The United States Postal Service has long lived on the financial edge, but it has never been as close to the precipice as it is today: the agency is so low on cash that it will not be able to make a $5.5 billion payment due this month and may have to shut down entirely this winter unless Congress takes emergency action to stabilize its finances.
from September 4th, 2011 New York Times article Postal Service Is Nearing Default as Losses Mount
Citing the declining use of conventional means of communicating through regular or snail mail as it is often referred, coupled with an onerous and quite frankly irresponsible no layoff agreement with its workers’ unions, the U.S. Postal Service may not be able to carry on operations by early 2012. The real question is whether or not that is a bad thing?
Somewhere along the line it seems that government-run organizations and more specifically those employed by the government have cultivated an attitude of too big to fail entitlement.
In what is one of those rare, well researched and reported traditional media articles, Steven Greenhouse indicated that Labor represents 80 percent of the agency’s expenses, compared with 53 percent at United Parcel Service and 32 percent at FedEx, its two biggest private competitors. He also went on to write that Postal workers also receive more generous health benefits than most other federal employees.
I cannot help but wonder, in what realm does an organization with declining revenues provide its workforce with guaranteed employment and caviar benefits. This is tantamount to a buggy whip company offering its employees a raise after the introduction of the automobile. It just doesn’t make sense!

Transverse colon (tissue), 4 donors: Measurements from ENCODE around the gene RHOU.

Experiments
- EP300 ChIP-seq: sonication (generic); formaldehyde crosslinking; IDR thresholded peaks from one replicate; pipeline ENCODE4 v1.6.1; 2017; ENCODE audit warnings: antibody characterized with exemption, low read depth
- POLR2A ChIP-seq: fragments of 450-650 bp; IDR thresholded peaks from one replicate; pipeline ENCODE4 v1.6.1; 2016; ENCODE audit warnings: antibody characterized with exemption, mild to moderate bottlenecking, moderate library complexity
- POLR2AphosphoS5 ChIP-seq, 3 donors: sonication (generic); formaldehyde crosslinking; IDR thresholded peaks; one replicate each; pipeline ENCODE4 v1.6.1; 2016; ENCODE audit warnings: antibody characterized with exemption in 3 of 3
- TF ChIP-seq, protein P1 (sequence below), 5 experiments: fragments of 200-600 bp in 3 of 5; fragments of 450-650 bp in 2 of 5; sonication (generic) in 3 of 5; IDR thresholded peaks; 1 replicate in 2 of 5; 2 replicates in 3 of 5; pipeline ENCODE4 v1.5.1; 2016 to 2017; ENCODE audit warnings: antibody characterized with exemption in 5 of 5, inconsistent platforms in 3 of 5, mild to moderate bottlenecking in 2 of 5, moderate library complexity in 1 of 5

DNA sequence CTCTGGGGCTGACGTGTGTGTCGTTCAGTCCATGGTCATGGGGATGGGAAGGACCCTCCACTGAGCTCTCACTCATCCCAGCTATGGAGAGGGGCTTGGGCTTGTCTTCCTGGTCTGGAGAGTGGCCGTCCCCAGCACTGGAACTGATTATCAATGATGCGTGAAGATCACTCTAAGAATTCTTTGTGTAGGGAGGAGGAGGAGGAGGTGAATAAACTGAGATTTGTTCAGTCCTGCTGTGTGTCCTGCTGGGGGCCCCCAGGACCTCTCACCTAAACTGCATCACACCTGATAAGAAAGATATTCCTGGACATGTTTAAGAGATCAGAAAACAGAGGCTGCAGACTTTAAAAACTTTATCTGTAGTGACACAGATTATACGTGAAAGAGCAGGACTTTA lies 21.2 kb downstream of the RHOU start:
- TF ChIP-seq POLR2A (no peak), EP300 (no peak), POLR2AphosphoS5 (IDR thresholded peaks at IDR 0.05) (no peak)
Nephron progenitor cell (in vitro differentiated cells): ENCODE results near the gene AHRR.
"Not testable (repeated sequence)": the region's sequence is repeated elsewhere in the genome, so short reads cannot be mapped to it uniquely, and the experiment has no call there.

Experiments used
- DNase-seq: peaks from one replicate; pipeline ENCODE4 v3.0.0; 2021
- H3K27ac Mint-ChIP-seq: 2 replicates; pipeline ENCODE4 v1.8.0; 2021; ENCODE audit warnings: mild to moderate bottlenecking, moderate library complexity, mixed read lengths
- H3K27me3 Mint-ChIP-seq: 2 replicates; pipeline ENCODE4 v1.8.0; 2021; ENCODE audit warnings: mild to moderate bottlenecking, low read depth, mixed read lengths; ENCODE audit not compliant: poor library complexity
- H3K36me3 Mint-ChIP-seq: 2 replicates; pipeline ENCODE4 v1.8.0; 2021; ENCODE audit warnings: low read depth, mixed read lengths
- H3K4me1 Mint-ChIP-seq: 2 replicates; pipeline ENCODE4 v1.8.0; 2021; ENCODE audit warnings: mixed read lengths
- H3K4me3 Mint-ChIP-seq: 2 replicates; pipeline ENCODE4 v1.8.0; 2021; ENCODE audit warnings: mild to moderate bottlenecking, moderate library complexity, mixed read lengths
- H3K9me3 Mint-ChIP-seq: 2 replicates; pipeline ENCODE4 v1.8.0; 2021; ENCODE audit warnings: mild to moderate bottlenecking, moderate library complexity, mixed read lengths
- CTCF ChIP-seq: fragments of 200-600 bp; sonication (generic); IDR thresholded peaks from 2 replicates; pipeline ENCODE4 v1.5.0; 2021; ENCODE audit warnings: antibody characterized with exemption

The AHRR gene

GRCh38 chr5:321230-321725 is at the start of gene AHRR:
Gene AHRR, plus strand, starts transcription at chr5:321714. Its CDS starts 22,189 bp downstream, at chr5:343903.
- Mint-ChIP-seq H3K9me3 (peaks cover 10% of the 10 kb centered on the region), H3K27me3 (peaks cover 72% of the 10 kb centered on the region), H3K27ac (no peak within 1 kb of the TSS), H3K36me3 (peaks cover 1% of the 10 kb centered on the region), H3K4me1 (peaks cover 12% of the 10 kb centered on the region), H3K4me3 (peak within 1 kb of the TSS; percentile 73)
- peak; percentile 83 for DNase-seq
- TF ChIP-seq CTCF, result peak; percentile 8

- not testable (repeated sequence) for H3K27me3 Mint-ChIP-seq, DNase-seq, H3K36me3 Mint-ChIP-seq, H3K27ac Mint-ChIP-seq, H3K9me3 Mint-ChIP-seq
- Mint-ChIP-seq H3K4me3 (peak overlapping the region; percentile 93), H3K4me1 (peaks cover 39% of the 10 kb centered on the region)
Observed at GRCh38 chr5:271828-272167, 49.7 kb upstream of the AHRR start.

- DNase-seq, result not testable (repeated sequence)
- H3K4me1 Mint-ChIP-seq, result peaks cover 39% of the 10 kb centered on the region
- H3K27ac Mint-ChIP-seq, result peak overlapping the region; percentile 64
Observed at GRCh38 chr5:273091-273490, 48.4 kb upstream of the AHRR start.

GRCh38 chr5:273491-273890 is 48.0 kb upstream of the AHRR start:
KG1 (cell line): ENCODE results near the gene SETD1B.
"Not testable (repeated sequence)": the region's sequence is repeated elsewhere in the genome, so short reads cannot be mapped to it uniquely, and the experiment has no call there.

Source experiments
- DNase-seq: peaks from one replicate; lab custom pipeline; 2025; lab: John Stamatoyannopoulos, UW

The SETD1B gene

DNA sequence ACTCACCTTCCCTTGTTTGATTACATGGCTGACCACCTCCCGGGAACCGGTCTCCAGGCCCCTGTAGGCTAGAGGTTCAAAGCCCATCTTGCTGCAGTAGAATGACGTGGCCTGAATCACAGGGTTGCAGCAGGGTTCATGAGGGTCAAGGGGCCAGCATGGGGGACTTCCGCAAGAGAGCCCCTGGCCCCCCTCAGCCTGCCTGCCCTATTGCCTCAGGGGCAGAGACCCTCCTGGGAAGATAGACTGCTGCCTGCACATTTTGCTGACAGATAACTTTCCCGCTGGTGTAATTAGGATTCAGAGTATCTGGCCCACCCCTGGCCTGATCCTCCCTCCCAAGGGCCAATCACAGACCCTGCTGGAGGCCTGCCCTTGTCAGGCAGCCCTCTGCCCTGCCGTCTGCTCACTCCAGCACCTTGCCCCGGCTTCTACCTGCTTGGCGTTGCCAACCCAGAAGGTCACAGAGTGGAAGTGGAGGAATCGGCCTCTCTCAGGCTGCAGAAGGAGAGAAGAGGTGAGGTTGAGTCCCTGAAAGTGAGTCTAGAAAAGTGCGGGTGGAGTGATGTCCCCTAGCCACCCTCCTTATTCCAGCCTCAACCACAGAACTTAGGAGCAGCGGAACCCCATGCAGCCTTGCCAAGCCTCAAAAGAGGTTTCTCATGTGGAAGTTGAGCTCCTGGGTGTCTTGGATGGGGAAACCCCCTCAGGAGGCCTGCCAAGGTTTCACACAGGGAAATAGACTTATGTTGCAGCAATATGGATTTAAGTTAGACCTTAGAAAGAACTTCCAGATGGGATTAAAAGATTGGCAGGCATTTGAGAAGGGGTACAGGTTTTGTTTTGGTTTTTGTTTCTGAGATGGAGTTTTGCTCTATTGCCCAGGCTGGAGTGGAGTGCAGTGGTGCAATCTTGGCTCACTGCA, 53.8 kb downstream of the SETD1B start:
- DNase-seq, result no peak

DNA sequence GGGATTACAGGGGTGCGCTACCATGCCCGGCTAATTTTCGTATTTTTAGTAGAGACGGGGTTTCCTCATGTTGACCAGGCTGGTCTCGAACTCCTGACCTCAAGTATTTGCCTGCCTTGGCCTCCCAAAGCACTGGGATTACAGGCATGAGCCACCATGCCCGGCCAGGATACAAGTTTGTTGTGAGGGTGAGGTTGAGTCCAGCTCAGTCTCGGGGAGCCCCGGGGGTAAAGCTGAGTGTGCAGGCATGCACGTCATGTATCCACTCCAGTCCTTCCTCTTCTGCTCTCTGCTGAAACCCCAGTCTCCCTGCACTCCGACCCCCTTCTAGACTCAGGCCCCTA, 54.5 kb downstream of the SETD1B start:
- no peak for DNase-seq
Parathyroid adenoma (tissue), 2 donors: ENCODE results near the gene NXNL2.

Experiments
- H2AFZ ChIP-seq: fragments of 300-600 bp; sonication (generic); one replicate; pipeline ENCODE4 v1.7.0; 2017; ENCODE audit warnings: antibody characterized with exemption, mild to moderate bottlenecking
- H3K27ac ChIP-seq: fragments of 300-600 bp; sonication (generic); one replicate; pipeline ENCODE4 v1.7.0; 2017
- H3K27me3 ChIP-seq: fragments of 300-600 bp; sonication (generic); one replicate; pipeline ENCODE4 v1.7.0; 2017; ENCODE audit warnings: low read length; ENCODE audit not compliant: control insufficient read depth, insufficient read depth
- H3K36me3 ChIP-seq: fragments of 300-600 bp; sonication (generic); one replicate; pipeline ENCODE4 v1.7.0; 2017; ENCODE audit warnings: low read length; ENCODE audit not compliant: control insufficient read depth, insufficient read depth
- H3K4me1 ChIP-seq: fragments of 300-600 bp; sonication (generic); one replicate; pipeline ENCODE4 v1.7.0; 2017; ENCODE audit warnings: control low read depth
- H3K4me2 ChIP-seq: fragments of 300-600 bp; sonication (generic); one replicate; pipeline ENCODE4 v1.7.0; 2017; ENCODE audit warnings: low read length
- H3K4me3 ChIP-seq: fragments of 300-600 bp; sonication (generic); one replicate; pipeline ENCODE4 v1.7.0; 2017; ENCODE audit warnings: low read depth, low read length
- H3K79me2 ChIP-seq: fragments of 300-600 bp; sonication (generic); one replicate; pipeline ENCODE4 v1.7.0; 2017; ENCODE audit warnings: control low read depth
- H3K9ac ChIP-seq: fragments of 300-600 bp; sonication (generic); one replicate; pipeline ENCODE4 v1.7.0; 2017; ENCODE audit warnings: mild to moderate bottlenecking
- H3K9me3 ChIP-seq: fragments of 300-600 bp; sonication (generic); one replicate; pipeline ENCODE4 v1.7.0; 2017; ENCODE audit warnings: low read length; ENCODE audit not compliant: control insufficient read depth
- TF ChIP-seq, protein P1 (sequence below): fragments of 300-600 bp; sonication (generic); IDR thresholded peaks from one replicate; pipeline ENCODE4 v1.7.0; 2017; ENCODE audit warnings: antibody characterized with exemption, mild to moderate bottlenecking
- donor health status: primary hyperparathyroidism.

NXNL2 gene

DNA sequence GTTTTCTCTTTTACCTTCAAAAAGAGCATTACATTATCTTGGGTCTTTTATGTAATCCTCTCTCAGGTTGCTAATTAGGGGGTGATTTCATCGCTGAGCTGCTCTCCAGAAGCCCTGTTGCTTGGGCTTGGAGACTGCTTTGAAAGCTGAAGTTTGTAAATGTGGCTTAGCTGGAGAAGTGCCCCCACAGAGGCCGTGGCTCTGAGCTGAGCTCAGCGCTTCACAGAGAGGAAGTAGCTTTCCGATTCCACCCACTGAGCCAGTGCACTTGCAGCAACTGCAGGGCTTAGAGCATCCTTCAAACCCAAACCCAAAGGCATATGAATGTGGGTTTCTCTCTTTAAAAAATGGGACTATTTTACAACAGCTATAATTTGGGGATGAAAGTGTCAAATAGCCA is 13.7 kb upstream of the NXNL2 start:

It is also the kind of convoluted financial math that would make a Larry Winget cringe, and a Dr. Phil offer his sage advice about not spending on what you want (postal union) or need (postal service), but what you can afford (the reality of the present market).
Now I am not suggesting that mail is no longer an important seam in our societal fabric. Besides the fact that there are certain businesses and sectors such as the legal profession that have not yet caught up with and on to the Internet trend, just try and transfer funds to a trust account on-line and you will see about what I am talking, the fact is that we need the postal service if for no other reason than to keep Christmas running smoothly. Think about it for a moment . . . how else would our children provide Santa with their Christmas wish lists?
This latter point alone provides more than enough incentive to continue to fund re overpay a bloated workforce!
I can see it now . . . in postmaster general Patrick R. Donahoe’s plea to congress to bail out the listing and outdated agency, he could use a catchy, pull at your heartstrings Dickens-sentiment inducing campaign slogan about “saving Christmas for little Timmy.” It’s brilliant! Who wouldn’t be inspired to throw money at an underprivileged tyke on crutches – which by the way should be the new logo for the U.S. Postal Service.
Of course, one might also reasonably argue that we all eventually have to grow up and come to the realization that there is no such thing has Santa Clause, and ultimately have to live and work in the real world.
Come to think of it, maybe this is the best thing the agency can do . . . grow up and face the reality of the changing paradigm that is the way in which we now communicate with one another and, run their business is a manner that aligns with the world in which it operates. Just a thought . . .
What do you think? Is it time that the U.S. Postal Service – including its unions’, grew up and realized that with a $9.2 billion deficit that maybe, just maybe a few changes are in order?